International Conference on Applications of Statistics and Probability in Civil Engineering (ICASP) (12th : 2015)

Estimation of the failure probability of a floating wind turbine under environmental load Murangira, Achille; Zuniga, Miguel Munoz; Perdrizet, Timothée Jul 31, 2015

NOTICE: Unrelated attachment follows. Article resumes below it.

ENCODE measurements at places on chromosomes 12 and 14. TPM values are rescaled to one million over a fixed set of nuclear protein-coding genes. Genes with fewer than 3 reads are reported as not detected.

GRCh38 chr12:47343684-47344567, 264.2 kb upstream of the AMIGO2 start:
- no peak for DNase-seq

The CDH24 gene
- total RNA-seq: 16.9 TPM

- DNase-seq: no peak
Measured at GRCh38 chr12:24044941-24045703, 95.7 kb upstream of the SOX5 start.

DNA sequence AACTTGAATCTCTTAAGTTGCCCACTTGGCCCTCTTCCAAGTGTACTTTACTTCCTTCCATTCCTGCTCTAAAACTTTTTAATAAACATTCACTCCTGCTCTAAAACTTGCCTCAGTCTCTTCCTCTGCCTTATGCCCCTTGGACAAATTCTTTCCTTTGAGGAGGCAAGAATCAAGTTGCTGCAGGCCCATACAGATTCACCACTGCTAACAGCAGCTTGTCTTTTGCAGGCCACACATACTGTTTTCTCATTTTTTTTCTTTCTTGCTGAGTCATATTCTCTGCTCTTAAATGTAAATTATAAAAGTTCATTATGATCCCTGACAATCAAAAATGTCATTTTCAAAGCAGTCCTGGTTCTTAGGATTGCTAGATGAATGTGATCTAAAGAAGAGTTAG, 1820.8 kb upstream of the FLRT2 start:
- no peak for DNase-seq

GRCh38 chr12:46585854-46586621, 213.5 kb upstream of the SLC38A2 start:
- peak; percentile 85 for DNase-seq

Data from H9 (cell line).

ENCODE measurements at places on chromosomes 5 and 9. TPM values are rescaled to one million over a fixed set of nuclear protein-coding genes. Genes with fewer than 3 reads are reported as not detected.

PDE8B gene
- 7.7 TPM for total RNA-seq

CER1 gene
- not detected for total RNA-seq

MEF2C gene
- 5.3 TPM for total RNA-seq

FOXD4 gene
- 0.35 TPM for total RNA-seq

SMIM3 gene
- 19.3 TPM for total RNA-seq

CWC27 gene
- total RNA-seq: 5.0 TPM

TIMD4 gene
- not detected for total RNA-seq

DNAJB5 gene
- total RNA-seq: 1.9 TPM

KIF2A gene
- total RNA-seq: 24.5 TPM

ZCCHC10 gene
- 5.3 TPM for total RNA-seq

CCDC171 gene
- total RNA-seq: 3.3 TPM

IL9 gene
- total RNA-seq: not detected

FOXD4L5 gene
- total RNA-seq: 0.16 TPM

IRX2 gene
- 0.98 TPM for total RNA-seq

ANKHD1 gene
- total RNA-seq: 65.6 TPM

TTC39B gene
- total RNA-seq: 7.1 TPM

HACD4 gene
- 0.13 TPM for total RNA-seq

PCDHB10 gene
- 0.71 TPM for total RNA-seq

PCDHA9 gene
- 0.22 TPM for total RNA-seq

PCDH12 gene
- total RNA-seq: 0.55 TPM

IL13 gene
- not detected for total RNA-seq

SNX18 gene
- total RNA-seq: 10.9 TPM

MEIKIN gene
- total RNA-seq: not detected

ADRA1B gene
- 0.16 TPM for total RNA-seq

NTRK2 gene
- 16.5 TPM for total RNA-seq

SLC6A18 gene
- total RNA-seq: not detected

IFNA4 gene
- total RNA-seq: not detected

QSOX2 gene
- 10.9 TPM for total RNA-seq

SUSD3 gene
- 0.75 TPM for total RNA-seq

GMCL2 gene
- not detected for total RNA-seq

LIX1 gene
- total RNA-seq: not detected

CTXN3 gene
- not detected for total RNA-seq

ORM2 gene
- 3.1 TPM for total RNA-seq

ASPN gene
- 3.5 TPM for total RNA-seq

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12th International Conference on Applications of Statistics and Probability in Civil Engineering, ICASP12Vancouver, Canada, July 12-15, 2015Estimation of the Failure Probability of a Floating Wind TurbineUnder Environmental LoadAchille MurangiraPost-doctoral Researcher, Dept. of Applied Mechanics, IFP Energies Nouvelles,Rueil-Malmaison, FranceMiguel Munoz ZunigaResearch Engineer, Dept. of Applied Mathematics, IFP Energies Nouvelles,Rueil-Malmaison, FranceTimothée PerdrizetResearch Engineer, Dept. of Applied Mechanics, Rueil-Malmaison, FranceABSTRACT: This present paper deals with the choice of stochastic expansion models for load processesin structural reliability of floating wind turbines. Two widely used models, the spectral representationmethod and the Karhunen-Loeve (KL) expansion are compared as far as their use in reliability assessmentbased on real world wind speed data. The use of expansion models makes it possible to compute theoutcrossing rate using time invariant reliability methods. We assume stationary conditions and defineand compare several outcrossing rate estimators based on a design point computation. We first adapt thePHI2 method to functionals, and specify a closed form of Koo et al. (2005)’s estimator for the KL model.An importance sampling scheme based on the design point with and without an additional Monte CarloMarkov Chain sampler is then suggested and its effectiveness is assessed for the KL model.Offshore wind farms are garnering considerableinterest because the generally superior wind speedmakes them more efficient than their onshoreequivalents. Due to the influence of wind and waveloads, the mechanical structure is prone to failurewhich raises the issue of the reliability of floatingwind turbine designs. Among structural reliabilityalgorithms, the first and second order reliabilitymethods (FORM/SORM)(Ditlevsen and Madsen(1996)) are popular because they usually requirea reasonable amount of response simulations.Nevertheless, the principal underlying hypothesis,namely that the response is approximately lineararound a unique design point, suggests the useof other algorithms. An obvious alternative toFORM/SORM is the traditional Monte CarloSimulation (MCS). Since the sought failure proba-bility is usually small, MCS may not be a suitableoption as it requires a significant amount of systemresponse simulations to achieve an acceptable levelof accuracy. Importance sampling (IS) can be usedin cases where a reasonable approximation of thefailure region is available. IS proceeds by samplingfrom a distribution whose main contribution takesplace around the failure domain. However, de-signing an adequate importance sampling densitythat yields reasonable estimation variance is nottrivial. An additional challenge of this specific timevarying reliability analysis is that the response at agiven time depends on functional inputs, the windspeed and wave elevation processes. It is thereforenecessary to use an expansion of the stochasticprocesses on a finite functional basis with randomcoefficients. This study focuses on the wind speedprocess modelling only, although the approach ismore general. Since the performance of virtuallyall the aforementioned reliability methods is highlydependent on the dimension of the input space, ex-pansion methods that lead to reasonable dimensionsare desirable. In this paper, we study the spectral112th International Conference on Applications of Statistics and Probability in Civil Engineering, ICASP12Vancouver, Canada, July 12-15, 2015representation method (Shinozuka and Deodatis(1991)) and the Karhunen-Loève expansion (KL)(Ghanem and Spanos (1991)). The spectral rep-resentation method models the time dependentload as a stationary Gaussian process and iswidely used in the reliability of offshore structurescommunity (Jensen (2009)), while KL targetsmore general processes and has some attractiveoptimality properties. Based on available windspeed measurements, both the KL and spectralrepresentation models are fitted to the data. To thisend, the joint distribution of the KL coefficients isestimated via kernel density estimation (KDE) as inPoirion and Zentner (2014) and the spectrum in thespectral representation model is estimated directlyfrom the data assuming input stationarity. Thisstationarity assumption, motivated by fixed longterm conditions, enables the use of time-invariantreliability methods. The failure probability isassessed by estimating the wind turbine responseoutcrossing rate. Several estimates are providedbased on design points computations, which werecarried out after careful selection of an optimiza-tion algorithm. This work is a first step to thereliability analysis of wind turbines and will serveas point of comparison to other estimators whichdon’t rely on the design point (subset simulation,importance sampling, etc.). Two FORM approx-imations are used: the first one is a derivative ofthe PHI2 method (Andrieu-Renaud et al. (2004)),adapted to the case where the output depends onfunctional inputs, while the second one is basedon Koo et al. (2005)’s work. The outcrossing rateis then evaluated by importance sampling basedon the preliminary design point computation. Itis expressed as a product of a conditional proba-bility, evaluated by a Monte Carlo Markov Chain(MCMC) sampler, and an unconditional failureprobability, which is estimated through IS. Thesemethods are applied to the reliability analysis ofa recent wind turbine prototype for both inputload models in order to assess the impact on thecomputing cost and the final result.1. STOCHASTIC EXPANSION METHODS FORLOAD PROCESSES1.1. The spectral representation methodIn reliability analysis of offshore structures, it isfrequent to model both the wave elevation and windspeed as stationary Gaussian processes with spe-cific spectrum. The resulting expansion is a discreteformulation of the spectral representation theorem,which reads for stationary Gaussian processes:X(t) =n∑i=1(uiσi cos(ωit)− u¯iσi sin(ωit)) (1)ui, u¯i are standard uncorrelated normal variables,ωi are the frequencies with increment dωi =wi+1 − wi and σ 2i = S(ω)dωi where S(ω) is thepower spectrum density (p.s.d.) of {X(t), t ≥ 0}.The previous expansion is sometimes called non-deterministic spectrum amplitude (NSA) and sim-ilar to the original spectral representation modelwhich uses a deterministic amplitude with randomuniform phases (Shinozuka and Deodatis (1991)).As pointed out in Grigoriu (1993), there’s usuallyno clear reason to favour either method. It is tobe noted that a spectral representation with equallyspaced frequencies produces periodic sample pathswith period 2piω1 , ω1 being the minimum frequency(Shinozuka and Deodatis (1991)). Therefore, sim-ulation of sufficiently long paths requires large nin (1) which can be prohibitive from a reliabilityanalysis standpoint. To obtain longer trajectories, itis sometimes advocated to use non-equal frequencyspacing via iso-energy spectrum discretization forinstance: this consists in constructing the frequencygrid such that the energy between two successivefrequencies∫ ωi+1ωiS(ω)dω is constant. For a fixed n,this usually gives longer periods than the fixed fre-quency increment method (Jensen (2009)). A sim-ilar approach consists in expressing the spectrumin the period domain and using equally spaced dis-crete periods to discretize this spectrum.1.2. Karhunen-Loève expansion1.2.1. BackgroundLet {X(t), t ∈ [0,T ]} be a mean-square (m.s.)continuous stochastic process. Then there exists abasis of L2([0,T ]) eigenfunctions {φi, i ≥ 1}, such212th International Conference on Applications of Statistics and Probability in Civil Engineering, ICASP12Vancouver, Canada, July 12-15, 2015that ∀t ∈ [0,T ]X(t) m.s.= E(X(t))+∞∑i=1√λiξiφi(t) (2)The zero-mean and uncorrelated random variablesξi, i ≥ 1 are the Karhunen-Loève coefficients, and{λi} is a sequence of decreasing eigenvalues. Thelatter are solutions to the integral equation∫ T0RX(s, t)φi(t)dt = λiφi(s)where RX is the process autocovariance function.The KL expansion is clearly more general than thespectral representation model since X need not bestationary nor Gaussian. In addition, it is optimal inthe sense that when truncated after a finite numbern of terms, it minimizes the mean-square error. Aformal criterion to identify the truncation order isthe percentage of explained variability defined asvarexpn =∫ T0E[(Xn(t)− ¯X(t))2]dt∫ T0E[(X(t)− ¯X(t))2]dt(3)where Xn is the expansion truncated after n termsand ¯X(t) = E(X(t)). n can be chosen so as to ac-count for a given percentage (e.g. 95 %) of the vari-ability of the process.In order to simulate sample paths according toa truncated KL expansion, the joint distribution ofthe KL coefficients ξ1, . . . ,ξn needs to be estimated.Note that for Gaussian processes, this distributionis also Gaussian but nothing is known in the gen-eral case. A useful tool is kernel density estimation(KDE) where the joint pdf is expressed as a mixtureof multivariate kernels centered around the sampleKL coefficients ξ (l), l = 1, . . . ,N.pˆξ (x) =1NhnN∑l=1K(x−ξ (l)h)(4)where ξ (l) = [ξ (l)1 , . . . ,ξ (l)n ]T is the vector ofKarhunen-Loève coefficients estimated from thedata viaξ (l)i = 1√λi∫ T0[Xl(t)− ¯X(t)]φi(t)dt (5)K is usually not influential on KDE accuracyso we assume a Gaussian kernel from now on.The bandwidth parameter h controls the degreeof smoothing and impacts significantly KDEperformance. Poirion and Zentner (2014) use KDEto estimate the pdf of ξ and show that, whenthe kernel is Gaussian, a suitable choice of thebandwidth is h = 1.06N− 15 .In practice, the KL expansion is con-structed from a database of N measurements{t 7→ Xi(t), i = 1, . . . ,N}. In this case, underregularity conditions, the KL expansion derivedfrom the empirical autocovariance function isstrongly consistent (Poirion and Zentner (2014))as N → ∞. Another aspect is that the measuredrealizations Xi are sampled at discrete time stepstk, k = 1, . . . ,M. Performing KL expansion can bedone by considering the interpolating processes˜Xi(t), s.t. ˜Xi(tk) = Xi(tk) and performing KL expan-sion on ˜X (see Ramsay and Silverman (2005)). Itcan then be shown that KL expansion of ˜X reducesto a matrix eigenvalue problem. In the sequel, thetilde will refer to KL expansion performed on theinterpolating process as defined by equations (2),(4) and (5).2. STRUCTURAL RELIABILITY METHODS2.1. Outcrossing approach and iso-probabilistictransformationLet X(t,ξ ) be the stochastic load process, whereξ is a random vector of expansion coefficients ina finite functional basis. We will assume thatresponse process at time t, Y (t,ξ ) only dependson the input load up to time t, that is Y (t,ξ ) =F(X[0,t](·,ξ )) where other deterministic structuralcharacteristics have been omitted. The limit statefunction G(t,ξ ) = s−Y (t,ξ ), where s is a scalarthreshold on the response, is strictly positive inthe safe domain and negative in the failure do-main. In time variant structural reliability, weare concerned with the evaluation of Pf (Th) =P(supt∈[0,Th]G(t,ξ ) ≤ 0) for a given time horizonTh. A quantity of interest is the outcrossing rateν+(t) defined asν+(t)= lim∆t→0P({G(t,ξ )> 0}∩{G(t +∆t,ξ )≤ 0})∆t(6)312th International Conference on Applications of Statistics and Probability in Civil Engineering, ICASP12Vancouver, Canada, July 12-15, 2015Indeed, ν+ is linked to the failure probabilitythrough the inequalityPf (Th)≤ P(G(0,ξ )≤ 0)+E(N+(0,Th)) (7)where E(N+(0,Th)) =∫ Th0 ν+(t)dt is the meannumber of outcrossings.In order to compute (6), it is convenient to ex-press the limit state function in the standard Gaus-sian space U. This is done thanks to an iso-probabilistic transform T, such as the Nataf trans-form , that maps the physical space to U. Lettingg(t,U) = G(t,T−1(U)) the limit state function inthe standard space, the outcrossing rate now readsν+(t)= lim∆t→0P({g(t,U)> 0}∩{g(t +∆t,U)≤ 0})∆t(8)We hereafter use the Nataf transform de-fined as T(ξ ) = T2 ◦ T1(ξ ), T1(ξ ) = Z =[Φ−1(F1(ξ1)) · · ·Φ−1(Fn(ξn))]T , T2(Z) = L−10 Zwhere L0LT0 = R0 and R0 is the correlation matrixof Z, Φ−1 is the inverse of the standard normal cu-mulative distribution function (cdf) and F1, . . . ,Fnare the marginal cdfs of the input KL coefficientvector. When using the spectral representationmodel, the Nataf transform is simply the identityfunction.If ξ is the vector of Karhunen-Loève coefficients,since Cov(ξ ) = In (see properties in 1.2.1), thecorrelation matrix of ξ is Cξ = In. Besides, ifCξi, j = 0, then R0,i j = 0 (Liu and Der Kiureghian(1986)). This leads to R0 = In. Using the kerneldensity estimate (4) for the distribution of ξ , thecorresponding marginal cdfs areFi = Fξi(x) =1NN∑l=1Φ(x−ξ (l)i˜h)From a numerical point of view, the inverse cdfcan be computed from the previous expression bypre-computing and storing y j(i) = Fi(x j(i)) wherexmin = x1(i)< x2(i)< · · ·< xr(i) = xmax(i) is a reg-ular grid. F−1i (y) can then be computed for all y byspline interpolation.Computation of (8) normally requires the evalua-tion of a joint exceedance probability for all in-volved time steps. However, in the case of station-ary input processes, where the response process attime t is only a function of X up until time t, the re-sponse is also stationary and ν+ is independent oft. Its computation thus only requires calculating theprobability (8) with a small ∆t at a fixed instant t.2.2. FORM/SORM approximations of the out-crossing rateFORM/SORM can be used to estimate ν+(t) viaone or two FORM analysis. PHI2 method makesuse of two FORM computations which yieldsν+PHI2 =Φ2(β (t),−β (t+∆t)),ρG(t, t+∆t))∆t(9)β (t) is the reliability index at time t, ∆t a small timeincrement and Φ2 the bivariate multinormal cdf.The reliability index is obtained as β (t) = ‖u∗(t)‖,where u∗(t) is the design point i.e. the most proba-ble failure point, a solution of constrained optimiza-tion problemu∗(t) = argming(t,u)=0‖u‖2 (10)The correlation factor ρG is defined as ρG(t, t +∆t) =−α(t)T α(t +∆t), where α(t) = u∗(t)β (t) .A second more economical method in terms oflimit state function evaluations, only resorts toone FORM computation. The main idea, due toKoo et al. (2005), is summed up by the followingobservation: let X∗1 be the critical wind episode cor-responding to design point u∗1 = u∗(t), and leads tofailure at fixed time t. Define X∗2 (τ) = X∗1 (τ −∆t)for ∆t ≤ τ and X∗2 (τ) = 0, for 0 ≤ τ ≤ ∆t. Then,it is clear that X∗2 leads to failure at time t + ∆tand may be used to obtain the corresponding de-sign point u∗2 = u∗(t +∆t). The following approxi-mation (Koo et al. (2005)) may then be used to es-timate ν+:ν+ ≈ ν+Koo =12piexp(−β22)[pi2+ arcsin(ρG)](11)where β = ‖u∗1‖ and ρG ≈−u∗1u∗2β 2 . When the spectralrepresentation is used, u∗2 can be computed analyti-cally (see Jensen and Capul (2005)). In the case ofKL expansion, we propose to compute a first orderapproximation of the design point at time t +∆t in412th International Conference on Applications of Statistics and Probability in Civil Engineering, ICASP12Vancouver, Canada, July 12-15, 2015the physical space ξ ∗2 , and obtain u∗2 via the Nataftransform u∗2 = T(ξ ∗2 ). As justified in 1.2.1, ξ ∗2 isreplaced by ˜ξ ∗2 , the KL coefficient vector of the in-terpolating process ˜X∗2 . Using (5), ∀ j = 1, . . . ,n˜ξ ∗2, j = 1√˜λ j∫ T0˜X∗2,c(t) ˜φ j(t)dt (12)where ˜X∗2,c(t) = ˜X∗2 (t)− ¯˜X∗2 (t) is the centred in-terpolating critical process. Let ek, k = 1, . . . ,Mbe the following linear interpolating functions on]tk−1, tk+1]ek(t) =t − tk−1δτ 1]tk−1,tk](t)+tk+1 − tδτ 1]tk,tk+1](t)where the sampling interval δτ = tk+1 − tk issupposed constant. Then, X∗2 (t) ≈ ˜X∗2 (t) =∑Mk=1 X∗2 (tk)ek(t) and φ j(t)≈ ˜φ j(t) = ∑Mk=1 c jlel(t),c j,l = φ j(tl), j = 1, . . . ,n, l = 1, . . . ,M. Then, (12)becomes˜ξ ∗2, j = 1√˜λ j∫ T∆t˜X∗1,c(t −∆t)φ j(t)dt (13)= 1√˜λ j∑1≤k,l≤MX∗1,c(tk)c j,l∫ T∆tek(t −∆t)el(t)dt(14)After some basic integration, we have for ∆t → 0,˜ξ ∗2, j = ˜ξ ∗1, j + 1√˜λ jX∗1,c(t1)(c j,2 − c j,1)∆t2+ ∆t√˜λ jM−1∑k=2(c j,k −c j,k−12− c j,k+16)X∗1,c(tk)− 1√˜λ jX∗1,c(tM)(c j,M−1 + c j,M)∆t2+o(∆t) (15)Note that approximations (9) and (11) assumethere is a unique design point whose distance to theorigin is significantly less than other local minimas:this may not always be the case.2.3. Estimating the outcrossing rate via impor-tance samplingImportance sampling (IS) is a practical standardMonte Carlo variance reduction method. It is usefulto compute the expectation of a function of randomparameters, when the underlying density is eitherdifficult to sample from or yields high variance es-timate. Here, we are interested in approximating(8) via a finite element type approximation definedby the following expectationν+(t)≈E(1g(t,U)>0,g(t+∆t,U)≤0)∆t(16)Since we are in the standard space,U ∼ ϕn whereϕn is the standard n-dimensional multinormalpdf. The MC estimate of (16) is ν+MC(t) =1NMC∆t ∑NMCi=1 1g(t,ui)>0,g(t+∆t,ui)≤0 where ui ∼i.i.d. ϕn,i = 1, . . . ,NMC. Importance sampling proceeds bydrawing samples ui, i = 1, . . . ,NIS from a proposaldensity q and reweighting them appropriately pro-viding the IS estimate of (16)ν+IS(t)≈1NIS∆tNIS∑i=1ϕn(ui)q(ui) 1g(t,ui)>0,g(t+∆t,ui)≤0(17)A suitable choice of q usually leads to a lower vari-ance of the estimator. In this case, a frequent choiceis to choose a proposal density, for instance a Gaus-sian pdf, centred on the design point.The IS estima-tion variance readsσˆ 2IS =1NISNIS∑i=1(1g(t,ui)>0,g(t+∆t,ui)≤0ϕ2n (ui)∆t2q2(ui) −ν+IS)2(18)Since the numerator in (8) might be a few mag-nitude orders smaller than the failure probabil-ity P(g(t + ∆,U) ≤ 0), we decomposed it intoP(g(t,U) > 0 | g(t + ∆t,U) ≤ 0)P(g(t + ∆t,U) ≤0). p1 = P(g(t +∆t,U)≤ 0) can then be computedby an importance sampling procedure with a pro-posal centred on the design point at time t +∆t asoutlined previously. As for the conditional prob-ability p2 = P(g(t,U) > 0 | g(t + ∆t,U) ≤ 0), anMCMC sampler targeting P(· | g(t + ∆t,U) ≤ 0)may be used to enable the estimation. Indeed, whenestimatingP(g(t+∆t,U)≤ 0) by IS, the ns samplesthat fall in the failure domain {g(t + ∆t,U) ≤ 0}during the IS procedure can be used as seeds ofindependent Markov chains. If a population ofsize N is needed, then each chain can be run with512th International Conference on Applications of Statistics and Probability in Civil Engineering, ICASP12Vancouver, Canada, July 12-15, 2015c⌈Nns⌉+ b iterations where b is a burnin parame-ter and c a thinning parameter used (meaning oneout of c MCMC samples is kept). In this study,the modified Metropolis-Hastings (MH) describedin (Au and Beck (2001)) was used. Letting pˆ1 bethe estimator of P(g(t +∆t,U)≤ 0) and pˆ2 that ofP(g(t,U) > 0 | g(t + ∆t,U) ≤ 0), the outcrossingrate estimate is ν+IS+MH =pˆ1 pˆ2∆t and the correspond-ing variance σ 2IS+MH can be estimated by notic-ing that the estimate pˆ1 is independent of pˆ2 sincethe dependency of the samples used to estimate pˆ2w.r.t. to those used for pˆ1, vanishes after sufficientburn-in in the Markov chain.σ 2IS+MH =Var( pˆ1)Var( pˆ2)∆t2 +Var( pˆ1)E2( pˆ2)∆t2 +Var( pˆ2)E2( pˆ1)∆t2Var(pˆ2) can be estimated as in Au and Beck (2001)while Var(pˆ1) is a standard IS variance estimate.Moreover, E(pˆ1) = p1 since IS provides unbiasedestimates. We can therefore estimate it by pˆ1. Asfor E(pˆ2), since pˆ2 is an MCMC estimate, it is bi-ased for a finite sample size. Nevertheless, we as-sume asymptotic conditions in which case E(pˆ2)≈p2.3. ASSESSMENT OF A WIND TURBINE SHORT-TERM FAILURE PROBABILITY SUBJECT TOWIND LOAD3.1. Test caseWe consider the problem of estimating the short-term failure probability of a wind turbine, that is thefailure probability assuming stationary conditions.In reliability analysis of offshore structures, theloads are classically described in terms of stochasticprocesses that are stationary within a given time in-terval. This window duration is 10 minutes for thewind speed process and 3 hours for the wave ele-vation. A bound on the short-term failure probabil-ity may be obtained by computing the outcrossingrate ν+(t) for fixed long-term parameters. We con-sider the 5 MW OC4 wind turbine, with a 90 m hubheight and 126 m rotor diameter whose responseis modelled by the NREL FAST code. To modelshort-term stationary conditions based on real windspeed data, we have extracted 10 minute record-ings of the wind speed at the Hornsrev site (Den-mark), available at winddata.com. Those selected65 measurements have a mean wind speed equalto the rated speed, i.e. U10 = 11.5 m/s and turbu-lence intensity Iu = 6%, i.e. σU = 0.7. Assumingstationarity during a 10 minute interval, the time-invariant outcrossing rate may be computed at anytime t in the interval. In practice, it is necessaryto discard the initial transient part of the responsewhich means that the stationarity is actually validafter the system memory effects have disappeared,say one minute after the beginning of the simulationif wind loads are only present and up to 3 or 4 min-utes if wave loading is considered. ν+ is computedat a fixed time t after the transient part. We there-fore only kept the first T = 5 minutes of each windspeed measurement. Without accounting for hydro-dynamic effects, it is sufficient to simulate the first60 seconds of the response. The limit state functionwe consider is therefore G(t0,ξ ) = 0.5−Y (t0,ξ )where Y is the wind turbine tower-top displacementin meters, where t0 = 1 minute.3.2. Stochastic model fittingWe have then fitted the spectral representationmodel as well as the Karhunen-Loeve model to thedata. For the spectral representation model, it isnecessary to specify a spectral density. This hasbeen done by computing averaged smoothed pe-riodograms of each wind speed measurement (seefig. 1). This p.s.d. estimate was then discretizedby selecting nharm frequencies ω1, . . . ,ωnharm via aniso-energy discretization scheme, where ω1 = 2piTand ωnharm = piδτ , δτ = 0.1s being the input sam-pling step. The comparison of both models wascarried out by setting n = 60 harmonics for the KLmodel and nharm = 50: this corresponds to a relativeL2 error of the autocovariance function less than0.1% for KL expansion and of 6% for the spectralrepresentation model. Be advised that the dimen-sion of the expansion is d = 2nharm = 100 in thespectral representation expansion.3.3. Simulation experiments3.3.1. Design point computationGiven both input stochastic models, several con-strained optimizations solvers were compared in or-der to identify the most probable failure point u∗612th International Conference on Applications of Statistics and Probability in Civil Engineering, ICASP12Vancouver, Canada, July 12-15, 20150 5 10 15 20 25 305e−045e−035e−025e−01ω(rad s)S(ω)(m²srad)Figure 1: One-sided power spectral density of windspeed processdefined by (10). The sequential quadratic program-ming (SQP) algorithm was the most efficient interms of computing cost and the gradient-free se-quential quadratic approximation (SQA) stood outin terms of number of calls to the limit state func-tion. For practical reasons SQP was used with aninitialization at the origin of the U space. Theoptimization is thus performed in dimension d =2nharm = 100 for the spectral representation modeland d = 60 for the KL expansion.3.3.2. Outcrossing rate estimation via a FORMapproximationAs stated in 2.2, we compute two approximationsfor the outcrossing rate: the extended PHI2 approx-imation ν+PHI2 and ν+Koo. The first one involvestwo FORM computations at time t0 and t0 + ∆twhile ν+Koo only requires one FORM analysis attime t0, the design point u∗2 at time t0 + ∆t beinga function of u∗1 and ∆t. For both approximations,∆t = 0.01 s. The results are presented in table 1,where the number of calls to the limit state func-tion is in brackets. Both estimators ν+PHI2 and ν+Kooseem to agree regardless of the input model. How-ever, the type of stochastic expansion plays a sig-nificant role even when the model parameters foreach expansion are estimated directly from the data.The outcrossing rate with a spectral representationof the input load yields is roughly 100 times lessthan that obtained with a KL expansion. This in-dicates that the assumption of a Gaussian processis a rather strong one for the wind velocity. As ex-pected the number of calls to the limit state functionfor the spectral representation is more important,most notably because of the use of finite differencesin the gradients computation. For validation pur-poses only, the multiple design point algorithm byDer Kiureghian and Dakessian (1998) was appliedand suggested no other significant failure mode.Table 1: Outcrossing rate estimation (FORM approxi-mation)spectral KLβ (t) 8.57 (4051) 7.96 (2295)ν+PHI2 2.68×10−17 (10039) 2.39×10−15 (7267)ν+Koo 2.90×10−17 (4051) 2.57×10−15 (2295)3.4. Outcrossing rate estimation via ImportancesamplingBased on the design point, we have used N =2000 samples to estimate ν+ via ν+IS or ν+IS+MH asdefined in 2.3 for the KL model. The estimatesare reported in table 2 along with the coefficientof variation and the number of g calls includingthe design point computation. The importance den-sity used for both estimators is the normal densitycentred at the design point and with identity co-variance matrix. Using "straight-up" importanceTable 2: Importance sampling estimators of the out-crossing rateIS IS+MHν+ 2.88×10−15 3.44×10−16c.o.v. 0.99 0.82# g calls 4295 10831sampling seems to yield high estimation varianceas evidenced by the c.o.v. The estimator ν+IS+MHwhich splits the probability into two terms, one be-ing estimated by IS and the other through MCMCby Metropolis-Hastings seems to lessen the estima-tion variance even if it remains non-negligible.4. CONCLUSIONFinite expansion models of stationary or non-stationary input loads are of practical importance in712th International Conference on Applications of Statistics and Probability in Civil Engineering, ICASP12Vancouver, Canada, July 12-15, 2015reliability analysis of mechanical structures. Prac-titioners seek to account for maximum signal vari-ability while keeping a sufficiently compact repre-sentation in terms of the dimension of the randomparameters. This dimension impacts directly thecomputational cost of reliability algorithms sincethe number of calls to the simulator necessary toestimate failure probabilities grows rapidly with thedimension. We have compared two popular expan-sion schemes, the spectral representation methodand the Karhunen-Loève expansion by fitting bothmodels on real wind speed measurements in an ap-proximate stationary setting. Prior to any relia-bility analysis, it is confirmed that the Karhunen-Loève expansion is significantly more economicalin terms of number of random parameters. The esti-mation of the short-term failure probability is takenfrom the point of view of an outcrossing rate analy-sis. The identification of the design point is usedas a starting block for the outcrossing rate com-putations via FORM/SORM type approximationsor Importance sampling estimators with or with-out an MCMC sampler. The use of a KL modelmakes it possible to extend the PHI2 method tofunctional inputs, by rewriting the limit state func-tion in terms of the expansion coefficients. Thisleads to an estimator of the outcrossing rate thatrequires two FORM analyses. In the case of KLexpansion we derived an explicit approximation ofthe correlation factor in Koo’s outcrossing rate for-mula (Koo et al. (2005)) which only requires onedesign point computation. Additionally a MonteCarlo type estimator is studied. The estimation ofoutcrossing rate is split into an instantaneous fail-ure probability computation, estimated via impor-tance sampling based on a previously determineddesign point, and a conditional probability calcula-tion achieved through MCMC sampling. In futuredevelopments, design point(s) computation will bebased on the SQA optimization algorithm as it ismore economical in terms of calls to the limit statefunction which will mean a lesser computing costcompared to other solvers, one the wave loads havebeen taken into account. We also plan to adress theestimation of the outcrossing rate without a prelim-inary design point computation.5. REFERENCESAndrieu-Renaud, C., Sudret, B., and Lemaire, M.(2004). “The phi2 method: a way to compute time-variant reliability.” Reliability Engineering and Sys-tem Safety, 84, 75–86.Au, S.-K. and Beck, J. (2001). “Estimation of smallprobabilities of failure in high dimensions by sub-set simulation.” Probabilistic Engineering Mechan-ics, 16, 263–277.Der Kiureghian, A. and Dakessian, T. (1998). “Multi-ple design points in first and second order reliability.”Structural Safety, 20, 37–49.Ditlevsen, O. and Madsen, H. (1996). Structural Relia-bility Methods. John Wiley & Sons Inc.Ghanem, R. and Spanos, P. (1991). Stochastic finite ele-ment: A spectral approach. Springer-Verlag.Grigoriu, M. (1993). “On the spectral representationmethod in simulation.” Probabilistic Engineering Me-chanics, 8, 75–90.Jensen, J. (2009). “Extreme load predictions for float-ing offshore wind turbines.” 28th International Con-ference on Offshore Mechanics and Arctic Engineer-ing.Jensen, J. and Capul, J. (2005). “Extreme response pre-dictions for jack-up units in second order stochasticwaves by form.” Probabilistic Engineering Mechan-ics, 21, 330–337.Koo, H., Der Kiureghian, A., and Fujimura, K. (2005).“Design-point excitation for non-linear random vi-brations.” Probabilistic Engineering Mechanics, 20,136–147.Liu, P.-L. and Der Kiureghian, A. (1986). “Multivariatedistribution models with prescribed marginals and co-variances.” Probabilistic Engineering Mechanics, 1,105–112.Poirion, F. and Zentner, I. (2014). “Stochastic modelconstruction of observed random phenomena.” Prob-abilistic Engineering Mechanics, 36, 63–71.Ramsay, J. and Silverman, B. (2005). Functional DataAnalysis. Springer.Shinozuka, M. and Deodatis, G. (1991). “Simulation ofstochastic processes by spectral representation.” Ap-plied Mechanics Review, 44, 191–204.8